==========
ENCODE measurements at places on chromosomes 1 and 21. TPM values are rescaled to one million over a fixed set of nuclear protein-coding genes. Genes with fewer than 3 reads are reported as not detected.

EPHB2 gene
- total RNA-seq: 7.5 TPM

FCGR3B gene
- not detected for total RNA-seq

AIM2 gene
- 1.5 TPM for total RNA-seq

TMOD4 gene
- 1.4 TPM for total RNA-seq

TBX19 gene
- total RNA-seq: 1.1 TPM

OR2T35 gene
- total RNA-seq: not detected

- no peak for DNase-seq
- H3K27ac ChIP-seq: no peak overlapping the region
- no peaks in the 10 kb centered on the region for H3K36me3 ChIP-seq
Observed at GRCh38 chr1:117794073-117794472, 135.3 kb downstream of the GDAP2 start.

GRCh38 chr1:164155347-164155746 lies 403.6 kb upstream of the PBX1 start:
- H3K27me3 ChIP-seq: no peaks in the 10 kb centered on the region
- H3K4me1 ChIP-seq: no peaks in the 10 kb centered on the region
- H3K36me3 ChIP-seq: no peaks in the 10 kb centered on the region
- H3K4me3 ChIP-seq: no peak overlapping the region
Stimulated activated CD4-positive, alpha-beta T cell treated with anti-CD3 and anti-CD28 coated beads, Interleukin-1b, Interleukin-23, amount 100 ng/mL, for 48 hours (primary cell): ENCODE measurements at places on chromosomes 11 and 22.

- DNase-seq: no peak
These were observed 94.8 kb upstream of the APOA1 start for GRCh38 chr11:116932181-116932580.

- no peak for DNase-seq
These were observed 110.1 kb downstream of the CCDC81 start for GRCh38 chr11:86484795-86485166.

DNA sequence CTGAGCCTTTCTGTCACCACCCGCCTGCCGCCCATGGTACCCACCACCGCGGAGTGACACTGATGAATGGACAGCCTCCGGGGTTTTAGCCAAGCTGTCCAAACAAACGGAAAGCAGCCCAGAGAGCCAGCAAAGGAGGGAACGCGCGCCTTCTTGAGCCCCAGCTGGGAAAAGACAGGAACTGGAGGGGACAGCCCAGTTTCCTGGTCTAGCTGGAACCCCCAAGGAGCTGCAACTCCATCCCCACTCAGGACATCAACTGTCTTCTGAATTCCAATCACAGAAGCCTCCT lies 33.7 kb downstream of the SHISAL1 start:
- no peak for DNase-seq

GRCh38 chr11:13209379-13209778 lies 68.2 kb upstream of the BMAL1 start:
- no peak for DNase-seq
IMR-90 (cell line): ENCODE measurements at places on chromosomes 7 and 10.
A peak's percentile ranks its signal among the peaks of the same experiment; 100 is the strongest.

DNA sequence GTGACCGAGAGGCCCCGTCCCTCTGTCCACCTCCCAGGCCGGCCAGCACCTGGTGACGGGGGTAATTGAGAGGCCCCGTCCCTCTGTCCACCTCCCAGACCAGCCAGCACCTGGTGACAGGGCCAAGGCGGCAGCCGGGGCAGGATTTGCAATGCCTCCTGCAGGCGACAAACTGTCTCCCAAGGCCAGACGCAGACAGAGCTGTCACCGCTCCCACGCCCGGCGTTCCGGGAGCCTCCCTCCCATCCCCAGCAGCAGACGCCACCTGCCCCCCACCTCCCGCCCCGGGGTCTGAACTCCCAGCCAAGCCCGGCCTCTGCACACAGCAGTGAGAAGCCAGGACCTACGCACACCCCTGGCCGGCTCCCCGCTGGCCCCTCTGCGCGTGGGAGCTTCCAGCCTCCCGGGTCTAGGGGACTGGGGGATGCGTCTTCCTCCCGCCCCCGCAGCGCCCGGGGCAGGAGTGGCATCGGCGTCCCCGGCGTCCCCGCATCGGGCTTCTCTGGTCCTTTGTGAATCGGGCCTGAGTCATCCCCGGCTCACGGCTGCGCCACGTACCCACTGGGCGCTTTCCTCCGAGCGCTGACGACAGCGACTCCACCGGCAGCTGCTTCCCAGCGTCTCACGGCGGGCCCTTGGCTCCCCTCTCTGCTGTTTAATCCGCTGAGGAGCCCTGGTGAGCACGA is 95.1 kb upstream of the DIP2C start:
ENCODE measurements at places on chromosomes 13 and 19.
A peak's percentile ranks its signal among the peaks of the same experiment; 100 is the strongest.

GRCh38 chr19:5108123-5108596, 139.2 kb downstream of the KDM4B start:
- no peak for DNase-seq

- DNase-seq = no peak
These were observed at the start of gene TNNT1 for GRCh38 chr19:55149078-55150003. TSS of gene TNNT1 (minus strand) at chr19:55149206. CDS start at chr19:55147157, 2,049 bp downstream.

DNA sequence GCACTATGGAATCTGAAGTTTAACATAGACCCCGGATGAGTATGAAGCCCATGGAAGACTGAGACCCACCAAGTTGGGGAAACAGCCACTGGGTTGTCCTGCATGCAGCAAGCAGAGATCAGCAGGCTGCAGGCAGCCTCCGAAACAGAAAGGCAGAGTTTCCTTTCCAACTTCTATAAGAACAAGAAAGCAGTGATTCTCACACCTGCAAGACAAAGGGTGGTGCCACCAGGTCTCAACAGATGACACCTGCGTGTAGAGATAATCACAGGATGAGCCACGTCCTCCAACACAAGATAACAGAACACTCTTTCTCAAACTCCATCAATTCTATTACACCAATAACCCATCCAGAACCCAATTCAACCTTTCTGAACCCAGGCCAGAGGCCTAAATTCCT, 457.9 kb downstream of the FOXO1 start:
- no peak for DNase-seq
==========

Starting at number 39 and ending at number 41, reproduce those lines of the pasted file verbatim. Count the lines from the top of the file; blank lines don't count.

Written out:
- DNase-seq = no peak
These were observed at the start of gene TNNT1 for GRCh38 chr19:55149078-55150003. TSS of gene TNNT1 (minus strand) at chr19:55149206. CDS start at chr19:55147157, 2,049 bp downstream.

DNA sequence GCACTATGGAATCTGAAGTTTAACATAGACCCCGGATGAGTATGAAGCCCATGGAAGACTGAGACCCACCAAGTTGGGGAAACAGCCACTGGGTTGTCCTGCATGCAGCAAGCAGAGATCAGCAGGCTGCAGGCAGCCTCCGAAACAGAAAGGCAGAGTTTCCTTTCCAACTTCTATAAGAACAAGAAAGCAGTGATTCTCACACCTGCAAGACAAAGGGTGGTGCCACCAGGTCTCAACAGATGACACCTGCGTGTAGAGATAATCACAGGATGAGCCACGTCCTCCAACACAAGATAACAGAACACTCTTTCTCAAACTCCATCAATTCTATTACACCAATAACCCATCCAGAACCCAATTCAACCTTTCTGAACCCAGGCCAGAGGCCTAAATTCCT, 457.9 kb downstream of the FOXO1 start: